(Romans 1:26-27 NASB)

Now, to be clear, this is a translation of an ancient version of Greek, no longer in use. So, English translators do their best to render the original meaning into English. It’s tough, though, to really get the descriptors Paul uses here to work well in English. Most of the translations I’ve looked at (here it’s the New American Standard) agree on the gist of Paul’s point. It’s wrong, people know it, and our Creator has stopped trying to stop them from harming themselves.

So, am I right in being bothered by a month of “pride” in what my Savior calls “degrading passions”? Well, maybe. Although, the chapter of Romans doesn’t end there. 

And just as they did not see fit to acknowledge God any longer, God gave them over to a depraved mind, to do those things which are not proper, being filled with all unrighteousness, wickedness, greed, evil; full of envy, murder, strife, deceit, malice; they are gossips, slanderers, haters of God, insolent, arrogant, boastful, inventors of evil, disobedient to parents, without understanding, untrustworthy, unloving, unmerciful; and although they know the ordinance of God, that those who practice such things are worthy of death, they not only do the same, but also give hearty approval to those who practice them.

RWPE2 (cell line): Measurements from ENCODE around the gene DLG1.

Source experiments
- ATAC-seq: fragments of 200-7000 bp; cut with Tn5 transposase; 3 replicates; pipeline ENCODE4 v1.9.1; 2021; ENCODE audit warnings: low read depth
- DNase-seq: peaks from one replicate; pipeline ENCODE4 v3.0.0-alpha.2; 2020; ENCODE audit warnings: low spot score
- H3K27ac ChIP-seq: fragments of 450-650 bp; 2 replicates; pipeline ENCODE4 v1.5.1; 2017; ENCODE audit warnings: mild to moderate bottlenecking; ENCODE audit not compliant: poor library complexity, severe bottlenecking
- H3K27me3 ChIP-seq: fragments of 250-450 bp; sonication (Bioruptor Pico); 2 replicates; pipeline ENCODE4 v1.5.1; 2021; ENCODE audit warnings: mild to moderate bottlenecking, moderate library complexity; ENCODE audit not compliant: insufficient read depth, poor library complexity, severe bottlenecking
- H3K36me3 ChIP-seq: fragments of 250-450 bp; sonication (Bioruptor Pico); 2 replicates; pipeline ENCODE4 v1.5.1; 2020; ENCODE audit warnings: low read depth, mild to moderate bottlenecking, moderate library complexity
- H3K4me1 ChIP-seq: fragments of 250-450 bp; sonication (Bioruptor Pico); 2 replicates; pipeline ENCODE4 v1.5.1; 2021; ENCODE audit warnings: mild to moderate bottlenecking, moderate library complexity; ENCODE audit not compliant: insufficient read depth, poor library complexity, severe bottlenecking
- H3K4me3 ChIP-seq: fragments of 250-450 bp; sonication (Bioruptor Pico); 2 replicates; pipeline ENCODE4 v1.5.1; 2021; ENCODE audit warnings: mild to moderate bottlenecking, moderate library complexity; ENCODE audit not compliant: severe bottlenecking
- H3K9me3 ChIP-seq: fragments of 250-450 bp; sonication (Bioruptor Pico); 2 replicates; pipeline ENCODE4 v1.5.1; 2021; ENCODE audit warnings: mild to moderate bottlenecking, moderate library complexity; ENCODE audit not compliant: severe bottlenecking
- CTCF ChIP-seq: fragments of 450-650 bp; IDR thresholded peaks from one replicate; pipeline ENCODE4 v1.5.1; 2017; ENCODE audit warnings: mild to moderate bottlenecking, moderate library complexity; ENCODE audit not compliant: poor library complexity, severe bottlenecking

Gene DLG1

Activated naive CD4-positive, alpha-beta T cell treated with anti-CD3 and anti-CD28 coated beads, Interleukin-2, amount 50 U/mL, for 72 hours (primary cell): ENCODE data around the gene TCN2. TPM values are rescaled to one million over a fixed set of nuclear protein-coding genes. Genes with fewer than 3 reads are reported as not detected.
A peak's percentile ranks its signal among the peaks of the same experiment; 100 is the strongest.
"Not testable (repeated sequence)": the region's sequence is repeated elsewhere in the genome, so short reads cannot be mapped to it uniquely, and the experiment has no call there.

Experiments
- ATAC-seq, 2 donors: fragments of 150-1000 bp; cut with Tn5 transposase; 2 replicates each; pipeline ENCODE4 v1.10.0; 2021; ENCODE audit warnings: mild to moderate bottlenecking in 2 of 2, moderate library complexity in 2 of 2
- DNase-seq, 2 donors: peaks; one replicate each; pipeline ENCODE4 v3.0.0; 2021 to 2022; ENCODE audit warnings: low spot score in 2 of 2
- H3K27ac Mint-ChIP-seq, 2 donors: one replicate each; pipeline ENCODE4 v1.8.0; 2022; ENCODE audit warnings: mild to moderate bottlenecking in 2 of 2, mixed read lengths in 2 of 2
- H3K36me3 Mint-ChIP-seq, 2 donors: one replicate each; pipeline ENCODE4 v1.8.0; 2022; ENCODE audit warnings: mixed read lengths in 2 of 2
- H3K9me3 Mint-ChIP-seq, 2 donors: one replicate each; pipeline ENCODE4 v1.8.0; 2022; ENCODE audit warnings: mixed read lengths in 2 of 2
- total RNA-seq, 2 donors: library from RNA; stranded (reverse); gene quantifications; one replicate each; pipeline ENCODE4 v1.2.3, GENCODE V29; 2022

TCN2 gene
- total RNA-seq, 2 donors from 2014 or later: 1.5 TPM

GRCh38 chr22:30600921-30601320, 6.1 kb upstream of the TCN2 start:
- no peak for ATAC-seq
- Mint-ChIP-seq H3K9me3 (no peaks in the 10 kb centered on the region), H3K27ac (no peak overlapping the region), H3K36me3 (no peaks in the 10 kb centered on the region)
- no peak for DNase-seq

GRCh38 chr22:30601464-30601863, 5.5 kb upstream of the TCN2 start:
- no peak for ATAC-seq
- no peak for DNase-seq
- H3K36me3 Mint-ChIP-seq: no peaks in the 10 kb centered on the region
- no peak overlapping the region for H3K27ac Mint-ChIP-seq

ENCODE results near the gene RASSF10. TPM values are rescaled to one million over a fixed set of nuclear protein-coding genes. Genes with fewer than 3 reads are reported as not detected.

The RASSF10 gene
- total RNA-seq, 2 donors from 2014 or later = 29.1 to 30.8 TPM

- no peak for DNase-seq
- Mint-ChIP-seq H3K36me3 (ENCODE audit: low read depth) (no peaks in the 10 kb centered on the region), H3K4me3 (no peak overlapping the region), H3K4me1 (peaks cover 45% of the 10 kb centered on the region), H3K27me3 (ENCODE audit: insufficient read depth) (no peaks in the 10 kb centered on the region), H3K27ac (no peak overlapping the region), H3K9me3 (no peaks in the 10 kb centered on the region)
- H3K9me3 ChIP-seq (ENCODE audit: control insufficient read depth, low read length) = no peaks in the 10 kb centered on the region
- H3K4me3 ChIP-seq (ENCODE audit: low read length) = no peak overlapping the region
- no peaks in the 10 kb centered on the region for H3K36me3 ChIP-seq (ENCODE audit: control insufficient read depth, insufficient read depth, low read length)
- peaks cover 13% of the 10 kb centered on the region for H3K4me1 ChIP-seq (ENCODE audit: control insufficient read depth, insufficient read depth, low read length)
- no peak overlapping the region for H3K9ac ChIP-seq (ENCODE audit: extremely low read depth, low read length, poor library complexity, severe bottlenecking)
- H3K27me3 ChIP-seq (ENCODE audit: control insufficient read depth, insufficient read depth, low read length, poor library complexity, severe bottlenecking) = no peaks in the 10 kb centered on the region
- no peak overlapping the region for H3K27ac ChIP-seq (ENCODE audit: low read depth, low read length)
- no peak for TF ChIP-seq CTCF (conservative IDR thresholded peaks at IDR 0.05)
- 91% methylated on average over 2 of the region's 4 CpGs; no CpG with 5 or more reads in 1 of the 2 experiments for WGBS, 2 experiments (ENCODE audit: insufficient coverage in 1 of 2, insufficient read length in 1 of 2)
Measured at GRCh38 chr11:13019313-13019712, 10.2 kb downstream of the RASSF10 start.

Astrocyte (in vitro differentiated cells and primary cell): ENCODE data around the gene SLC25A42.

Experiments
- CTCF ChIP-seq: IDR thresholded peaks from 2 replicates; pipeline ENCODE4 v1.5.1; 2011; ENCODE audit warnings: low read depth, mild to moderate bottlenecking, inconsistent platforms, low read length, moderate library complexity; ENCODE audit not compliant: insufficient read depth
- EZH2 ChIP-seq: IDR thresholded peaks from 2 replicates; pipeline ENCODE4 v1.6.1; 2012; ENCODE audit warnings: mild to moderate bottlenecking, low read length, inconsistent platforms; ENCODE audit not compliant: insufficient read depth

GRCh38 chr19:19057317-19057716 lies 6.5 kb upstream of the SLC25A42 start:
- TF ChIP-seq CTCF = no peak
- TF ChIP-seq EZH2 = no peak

(Romans 1:28-32 NASB)

You see, the list isn’t restricted to LGBTQEtc-type sins. There’s actually a long list of behaviors that “miss the mark” of righteousness with our Creator. The key is how this paragraph begins, “And just as they did not see fit to acknowledge God any longer,…”. It is this statement that forms the basis on our Creator’s “handing over” of these people. It’s not that they are LGBTQ-whatever. Look at the rest of the paragraph’s behavior list. How many of those are mine? Way too many, honestly.